The Juno spacecraft is in orbit around Jupiter, studying the gas giant and its moons. Recent articles will be featured on the main page, but you can also look at the “Media Gallery”.

    • What did you read about? (clouds and storms, moons, rings)? What do you think about it (makes sense, unexpected, don’t believe it, want to learn more)?
  3. Hubble Space Telescope

    Hubble is an amazing window into the universe. Check out the “Newscenter” for the latest stories about space or just look through the gallery for a picture that catches your attention.

    • What did you read about? (constellation, planet, star, nebula, galaxy)? What do you think about it? (makes sense, unexpected, don’t believe it, want to learn more)
  4. Astronomy Picture of the Day

    APOD has a different and interesting astronomy-related picture every day. Text and links beneath the image provide additional information about the picture.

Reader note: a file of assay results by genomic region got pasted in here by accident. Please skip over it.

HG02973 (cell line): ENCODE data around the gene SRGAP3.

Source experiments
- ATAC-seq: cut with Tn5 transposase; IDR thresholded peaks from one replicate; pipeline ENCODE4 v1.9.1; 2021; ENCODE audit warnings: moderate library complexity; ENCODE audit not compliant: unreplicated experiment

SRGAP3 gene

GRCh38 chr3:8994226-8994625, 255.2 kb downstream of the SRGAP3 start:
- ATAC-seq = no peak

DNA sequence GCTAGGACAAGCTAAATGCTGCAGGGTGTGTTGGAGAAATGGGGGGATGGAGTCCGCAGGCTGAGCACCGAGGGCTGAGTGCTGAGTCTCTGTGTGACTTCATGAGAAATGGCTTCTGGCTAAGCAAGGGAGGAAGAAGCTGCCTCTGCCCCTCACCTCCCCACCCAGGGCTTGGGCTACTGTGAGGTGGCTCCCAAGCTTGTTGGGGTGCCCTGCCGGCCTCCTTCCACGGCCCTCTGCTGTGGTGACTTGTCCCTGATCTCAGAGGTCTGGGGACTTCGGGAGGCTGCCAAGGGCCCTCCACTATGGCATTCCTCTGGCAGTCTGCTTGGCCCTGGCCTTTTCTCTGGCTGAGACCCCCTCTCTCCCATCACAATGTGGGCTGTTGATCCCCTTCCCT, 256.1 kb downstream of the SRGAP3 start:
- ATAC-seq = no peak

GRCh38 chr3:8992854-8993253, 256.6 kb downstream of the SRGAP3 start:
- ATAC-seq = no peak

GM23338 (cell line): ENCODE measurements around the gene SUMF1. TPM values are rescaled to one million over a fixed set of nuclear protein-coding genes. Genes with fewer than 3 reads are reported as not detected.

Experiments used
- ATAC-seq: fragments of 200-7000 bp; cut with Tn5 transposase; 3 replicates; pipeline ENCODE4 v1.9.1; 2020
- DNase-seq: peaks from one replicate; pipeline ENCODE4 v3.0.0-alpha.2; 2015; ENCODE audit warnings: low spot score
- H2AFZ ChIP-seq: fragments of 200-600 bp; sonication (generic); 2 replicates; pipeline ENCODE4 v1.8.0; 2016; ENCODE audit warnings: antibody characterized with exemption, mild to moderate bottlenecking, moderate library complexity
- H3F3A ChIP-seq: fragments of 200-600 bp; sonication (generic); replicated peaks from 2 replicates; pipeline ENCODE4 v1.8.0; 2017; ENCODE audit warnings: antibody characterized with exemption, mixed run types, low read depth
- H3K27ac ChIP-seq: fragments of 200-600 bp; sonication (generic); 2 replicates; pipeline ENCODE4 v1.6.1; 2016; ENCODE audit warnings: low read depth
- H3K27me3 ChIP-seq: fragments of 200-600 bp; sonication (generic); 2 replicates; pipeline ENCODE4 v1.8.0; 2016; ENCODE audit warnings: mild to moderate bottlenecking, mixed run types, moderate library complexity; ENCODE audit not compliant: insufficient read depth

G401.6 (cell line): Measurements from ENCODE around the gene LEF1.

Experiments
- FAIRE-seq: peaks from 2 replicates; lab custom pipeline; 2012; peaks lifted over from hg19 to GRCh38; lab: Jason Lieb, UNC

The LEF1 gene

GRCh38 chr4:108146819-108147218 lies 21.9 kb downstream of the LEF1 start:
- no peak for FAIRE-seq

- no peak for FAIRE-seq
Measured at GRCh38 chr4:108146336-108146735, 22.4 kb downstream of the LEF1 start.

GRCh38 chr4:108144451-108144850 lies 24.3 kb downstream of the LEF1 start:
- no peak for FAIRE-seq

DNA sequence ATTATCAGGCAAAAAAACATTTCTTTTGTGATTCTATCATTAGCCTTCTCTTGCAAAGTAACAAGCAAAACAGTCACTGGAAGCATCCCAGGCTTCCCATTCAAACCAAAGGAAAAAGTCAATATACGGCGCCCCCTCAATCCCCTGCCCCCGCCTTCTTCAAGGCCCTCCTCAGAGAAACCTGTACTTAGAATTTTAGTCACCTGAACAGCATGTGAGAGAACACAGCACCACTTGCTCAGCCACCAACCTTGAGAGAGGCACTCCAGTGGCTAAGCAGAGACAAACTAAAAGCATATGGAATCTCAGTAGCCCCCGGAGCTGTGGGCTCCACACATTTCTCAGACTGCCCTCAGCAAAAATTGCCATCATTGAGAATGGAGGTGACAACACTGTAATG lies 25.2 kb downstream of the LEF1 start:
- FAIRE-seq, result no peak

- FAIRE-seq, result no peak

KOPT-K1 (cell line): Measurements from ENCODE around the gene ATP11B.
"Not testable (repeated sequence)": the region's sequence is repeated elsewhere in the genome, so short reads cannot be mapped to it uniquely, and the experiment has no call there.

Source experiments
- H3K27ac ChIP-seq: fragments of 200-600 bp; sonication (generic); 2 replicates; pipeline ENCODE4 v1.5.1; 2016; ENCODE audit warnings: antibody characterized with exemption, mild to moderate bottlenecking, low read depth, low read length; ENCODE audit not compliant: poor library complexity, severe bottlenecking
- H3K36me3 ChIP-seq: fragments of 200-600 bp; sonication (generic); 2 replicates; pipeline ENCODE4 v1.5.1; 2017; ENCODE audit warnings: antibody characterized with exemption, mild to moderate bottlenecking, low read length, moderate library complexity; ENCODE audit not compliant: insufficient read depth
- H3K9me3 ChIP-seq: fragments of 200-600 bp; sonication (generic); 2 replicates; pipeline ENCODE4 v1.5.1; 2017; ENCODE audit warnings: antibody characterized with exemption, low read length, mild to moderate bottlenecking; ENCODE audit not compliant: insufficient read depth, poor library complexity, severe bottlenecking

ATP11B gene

• What did you read about? (constellation, planet, star, nebula, galaxy)? What do you think about it? (makes sense, unexpected, don’t believe it, want to learn more)
  5. General News
    These are good news sites covering a range of space-related topics. Look at the top headlines or scroll down the page to see the latest articles, and pick something that catches your attention.
(or check out their reference articles)

    • What did you read about? (event, object, mission, research result)? Why did you pick that article? (already interested, neat pictures, remembered it from class)? What do you think about it? (makes sense, unexpected, don’t believe it, want to learn more)